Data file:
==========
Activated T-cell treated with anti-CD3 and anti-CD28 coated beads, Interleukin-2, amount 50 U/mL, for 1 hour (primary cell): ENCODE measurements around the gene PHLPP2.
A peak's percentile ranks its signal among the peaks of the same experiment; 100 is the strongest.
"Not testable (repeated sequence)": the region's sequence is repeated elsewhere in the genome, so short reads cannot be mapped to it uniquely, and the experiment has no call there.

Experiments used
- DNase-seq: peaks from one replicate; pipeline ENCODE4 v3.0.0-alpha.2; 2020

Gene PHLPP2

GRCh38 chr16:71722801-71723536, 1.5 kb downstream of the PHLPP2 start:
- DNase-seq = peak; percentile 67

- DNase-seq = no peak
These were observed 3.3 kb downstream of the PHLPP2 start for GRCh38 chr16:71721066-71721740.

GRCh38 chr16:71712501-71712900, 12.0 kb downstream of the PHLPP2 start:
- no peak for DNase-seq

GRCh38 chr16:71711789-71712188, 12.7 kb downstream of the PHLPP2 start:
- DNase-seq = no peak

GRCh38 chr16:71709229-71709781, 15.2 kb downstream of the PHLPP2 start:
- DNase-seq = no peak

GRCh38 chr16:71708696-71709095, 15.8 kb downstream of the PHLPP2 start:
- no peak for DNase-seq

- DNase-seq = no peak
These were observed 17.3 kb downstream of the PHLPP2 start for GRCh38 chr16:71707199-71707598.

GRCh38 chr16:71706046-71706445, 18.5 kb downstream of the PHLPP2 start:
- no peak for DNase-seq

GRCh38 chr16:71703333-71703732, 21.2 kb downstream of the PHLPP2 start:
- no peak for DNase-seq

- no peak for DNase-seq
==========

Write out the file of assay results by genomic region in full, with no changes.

Activated T-cell treated with anti-CD3 and anti-CD28 coated beads, Interleukin-2, amount 50 U/mL, for 1 hour (primary cell): ENCODE measurements around the gene PHLPP2.
A peak's percentile ranks its signal among the peaks of the same experiment; 100 is the strongest.
"Not testable (repeated sequence)": the region's sequence is repeated elsewhere in the genome, so short reads cannot be mapped to it uniquely, and the experiment has no call there.

Experiments used
- DNase-seq: peaks from one replicate; pipeline ENCODE4 v3.0.0-alpha.2; 2020

Gene PHLPP2

GRCh38 chr16:71722801-71723536, 1.5 kb downstream of the PHLPP2 start:
- DNase-seq = peak; percentile 67

- DNase-seq = no peak
These were observed 3.3 kb downstream of the PHLPP2 start for GRCh38 chr16:71721066-71721740.

GRCh38 chr16:71712501-71712900, 12.0 kb downstream of the PHLPP2 start:
- no peak for DNase-seq

GRCh38 chr16:71711789-71712188, 12.7 kb downstream of the PHLPP2 start:
- DNase-seq = no peak

GRCh38 chr16:71709229-71709781, 15.2 kb downstream of the PHLPP2 start:
- DNase-seq = no peak

GRCh38 chr16:71708696-71709095, 15.8 kb downstream of the PHLPP2 start:
- no peak for DNase-seq

- DNase-seq = no peak
These were observed 17.3 kb downstream of the PHLPP2 start for GRCh38 chr16:71707199-71707598.

GRCh38 chr16:71706046-71706445, 18.5 kb downstream of the PHLPP2 start:
- no peak for DNase-seq

GRCh38 chr16:71703333-71703732, 21.2 kb downstream of the PHLPP2 start:
- no peak for DNase-seq

- no peak for DNase-seq